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Progress against meeting SHQS is measured over time in a number of ways (for example, SHCS) and by a number of different public bodies as follows:

Scottish Government: The Scottish House Condition Survey (SHCS)

This survey is the official measure of SHQS progress at national level, as laid out at the time of the introduction of SHQS in 2004. 'SHCS' is not to be confused with the 'SHQS' acronym though, unfortunately, they are very similar.

The SHCS is the only national survey of housing undertaken in Scotland and is managed by the Communities Analytical Services Division of Scottish Government. The survey is continuous (rather than a specific point in time) which combines both an interview with occupants and a physical inspection of dwellings to build a picture of Scotland's occupied housing stock and the characteristics of the people who live in those properties. The Survey covers all types of dwellings across the entire country whether in a rural, suburban or urban setting. It is a cross-tenure survey (i.e. covers social and private housing) and covers all property types (houses and flats split into 8 archetypes). This means that SHQS is actually measured across all tenures despite the fact that the April 2015 policy target only applies to the social rented sector. Thus, it is possible to compare the progress of meeting SHQS between the social rented sector and all other tenures. The SHQS is not a self-assessment survey (see below) and has recently acquired status as an accredited National Statistic.

The SHCS also measures other, more general housing quality indicators such as the number of properties affected by dampness, condensation and disrepair (defined differently however than in SHQS which deals specifically with 'serious' disrepair, the definition of which can be found in Annex B above). Although there is an overlap with SHQS, these other indicators are separate housing quality indicators and will show a different picture of housing quality in Scotland as they are defined differently from SHQS. The main difference is that SHQS has multiple criteria and the elemental approach often requires the presence of a certain feature (e.g. a smoke alarm) as well as requiring something to be in a good state of repair. SHQS is, therefore, a very broad, composite measure of housing quality in Scotland.

The SHCS 'Key Findings' report which includes an analysis of progress on SHQS is published annually in November.

This publication gives a picture over time of how the stock, principally at national level, is moving in terms of SHQS and other housing quality indicators. Information by local authority area by tenure is also available, in 3-year bands (to allow for the effects of small sample sizes), in Table 4.13.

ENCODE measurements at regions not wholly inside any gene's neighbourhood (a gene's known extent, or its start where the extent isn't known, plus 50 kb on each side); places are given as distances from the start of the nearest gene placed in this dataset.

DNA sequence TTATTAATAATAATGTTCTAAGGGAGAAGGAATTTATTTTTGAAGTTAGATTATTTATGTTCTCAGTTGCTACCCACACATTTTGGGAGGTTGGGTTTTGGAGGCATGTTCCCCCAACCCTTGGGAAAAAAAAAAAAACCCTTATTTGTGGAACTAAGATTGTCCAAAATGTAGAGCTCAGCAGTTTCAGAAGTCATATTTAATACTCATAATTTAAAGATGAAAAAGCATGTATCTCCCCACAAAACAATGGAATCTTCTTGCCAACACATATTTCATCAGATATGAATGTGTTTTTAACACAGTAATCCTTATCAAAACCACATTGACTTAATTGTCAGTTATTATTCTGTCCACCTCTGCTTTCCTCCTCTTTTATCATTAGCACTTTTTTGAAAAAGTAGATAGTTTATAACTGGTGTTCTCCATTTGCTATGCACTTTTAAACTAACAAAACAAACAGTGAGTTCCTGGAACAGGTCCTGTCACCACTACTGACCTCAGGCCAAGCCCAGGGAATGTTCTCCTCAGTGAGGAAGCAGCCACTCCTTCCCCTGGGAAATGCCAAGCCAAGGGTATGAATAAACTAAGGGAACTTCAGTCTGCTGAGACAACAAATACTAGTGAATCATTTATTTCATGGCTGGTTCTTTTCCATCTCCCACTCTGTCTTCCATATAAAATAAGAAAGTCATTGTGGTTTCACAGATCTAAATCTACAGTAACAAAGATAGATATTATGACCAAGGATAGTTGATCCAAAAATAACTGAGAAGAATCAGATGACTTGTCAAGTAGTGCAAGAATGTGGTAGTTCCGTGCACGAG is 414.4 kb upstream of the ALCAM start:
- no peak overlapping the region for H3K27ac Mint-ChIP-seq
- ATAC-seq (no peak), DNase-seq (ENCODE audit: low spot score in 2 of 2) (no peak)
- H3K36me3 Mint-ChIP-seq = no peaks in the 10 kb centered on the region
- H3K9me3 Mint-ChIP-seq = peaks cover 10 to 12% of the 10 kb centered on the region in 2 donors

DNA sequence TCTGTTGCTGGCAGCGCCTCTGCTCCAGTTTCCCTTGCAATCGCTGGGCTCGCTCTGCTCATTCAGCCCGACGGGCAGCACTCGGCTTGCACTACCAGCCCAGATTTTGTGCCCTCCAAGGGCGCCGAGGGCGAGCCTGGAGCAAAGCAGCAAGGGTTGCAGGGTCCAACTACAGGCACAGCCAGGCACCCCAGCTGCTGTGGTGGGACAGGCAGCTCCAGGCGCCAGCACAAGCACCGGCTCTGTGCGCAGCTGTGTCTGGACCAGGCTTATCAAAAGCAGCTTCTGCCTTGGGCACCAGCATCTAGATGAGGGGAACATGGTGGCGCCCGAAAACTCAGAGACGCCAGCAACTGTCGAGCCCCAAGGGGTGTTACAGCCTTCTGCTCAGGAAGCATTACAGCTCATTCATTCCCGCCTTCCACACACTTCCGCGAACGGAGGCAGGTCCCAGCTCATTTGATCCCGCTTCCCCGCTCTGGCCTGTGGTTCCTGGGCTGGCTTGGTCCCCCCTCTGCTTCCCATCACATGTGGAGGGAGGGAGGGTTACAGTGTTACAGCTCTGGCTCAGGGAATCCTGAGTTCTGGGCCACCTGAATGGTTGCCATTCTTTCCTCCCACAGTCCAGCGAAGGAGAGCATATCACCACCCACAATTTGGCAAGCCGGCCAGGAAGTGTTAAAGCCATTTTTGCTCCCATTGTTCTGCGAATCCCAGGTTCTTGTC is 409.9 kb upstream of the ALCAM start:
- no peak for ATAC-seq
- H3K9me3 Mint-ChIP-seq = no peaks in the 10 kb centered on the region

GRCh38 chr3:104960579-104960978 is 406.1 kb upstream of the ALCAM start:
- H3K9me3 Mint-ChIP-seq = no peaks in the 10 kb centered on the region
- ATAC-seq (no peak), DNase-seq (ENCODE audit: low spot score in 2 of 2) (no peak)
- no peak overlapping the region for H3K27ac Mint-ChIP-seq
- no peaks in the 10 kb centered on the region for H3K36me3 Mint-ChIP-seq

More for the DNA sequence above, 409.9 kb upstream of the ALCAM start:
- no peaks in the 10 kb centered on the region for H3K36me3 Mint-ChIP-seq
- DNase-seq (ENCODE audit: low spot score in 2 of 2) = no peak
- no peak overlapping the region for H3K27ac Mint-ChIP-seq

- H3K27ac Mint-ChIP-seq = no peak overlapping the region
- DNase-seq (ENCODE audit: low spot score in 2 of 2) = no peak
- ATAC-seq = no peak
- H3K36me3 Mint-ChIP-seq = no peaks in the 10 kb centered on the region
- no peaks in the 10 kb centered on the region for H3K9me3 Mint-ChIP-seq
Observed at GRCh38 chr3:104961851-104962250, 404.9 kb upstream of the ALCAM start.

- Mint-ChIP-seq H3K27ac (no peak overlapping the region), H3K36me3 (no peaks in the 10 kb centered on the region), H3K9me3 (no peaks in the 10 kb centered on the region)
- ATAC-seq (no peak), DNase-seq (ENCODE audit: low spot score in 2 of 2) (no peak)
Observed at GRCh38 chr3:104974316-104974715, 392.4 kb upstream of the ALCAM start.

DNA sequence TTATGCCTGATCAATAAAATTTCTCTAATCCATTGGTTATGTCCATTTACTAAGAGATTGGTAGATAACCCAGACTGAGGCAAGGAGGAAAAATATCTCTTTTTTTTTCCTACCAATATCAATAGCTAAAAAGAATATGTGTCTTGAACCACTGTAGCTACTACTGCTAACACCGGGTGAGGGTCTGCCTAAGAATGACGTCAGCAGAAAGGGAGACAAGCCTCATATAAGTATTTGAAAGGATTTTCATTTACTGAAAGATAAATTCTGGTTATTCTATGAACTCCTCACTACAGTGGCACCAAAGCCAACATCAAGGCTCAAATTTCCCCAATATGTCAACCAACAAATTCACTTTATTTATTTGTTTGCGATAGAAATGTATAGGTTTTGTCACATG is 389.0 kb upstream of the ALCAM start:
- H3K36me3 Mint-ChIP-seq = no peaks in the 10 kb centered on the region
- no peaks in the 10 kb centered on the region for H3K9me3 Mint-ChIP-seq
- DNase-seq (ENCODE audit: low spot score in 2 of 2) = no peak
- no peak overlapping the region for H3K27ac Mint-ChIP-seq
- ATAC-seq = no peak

A series of tables have been produced in the Guidance section to show how the social rented stock currently measures up against all of the elements of SHQS.

The Scottish Housing Regulator

The Scottish Housing Regulator (SHR) also monitors the SHQS progress from statistical returns both nationally and for individual RSLs that they complete on a self assessment basis. This information is published for each RSL which also projects its SHQS compliance rate over time.

SHR recently published their annual SHQS progress report which covers a range of issues and is based on self-assessment information from both RSLs and local authority landlords.

Audit Scotland

Audit Scotland requires Statutory Performance Indicator information from local authorities on a wide range of functions that extend well beyond housing and SHQS. Among a number of housing indicators, the SHQS progress of each of the 26 local authorities who operate as social landlords are published in the 'Housing' Tab of the Excel spreadsheet (indicator 15) in the individual links for each local authority.

It is important to note that, like the information published by the Scottish Housing Regulator (for RSLs) and Audit Scotland (for local authority landlords) these statistical returns are made on a self-assessment basis. This means that, unlike the SHCS, the SHQS information across Scotland is not necessarily compiled on a like-for-like basis and depends on the interpretation of SHQS which may vary from landlord to landlord.

The Scottish Social Housing Charter

The Scottish Government is currently consulting on proposals for a Scottish Social Housing Charter. The Charter will set the outcomes that social landlords should be aiming to deliver for their tenants, homeless people and other customers. The Charter will provide the framework against which the Scottish Housing Regulator will assess a landlord's performance. Subject to Parliamentary approval, the Charter will come into effect on 1 April 2012. It is likely to include an outcome on housing quality linked to the SHQS.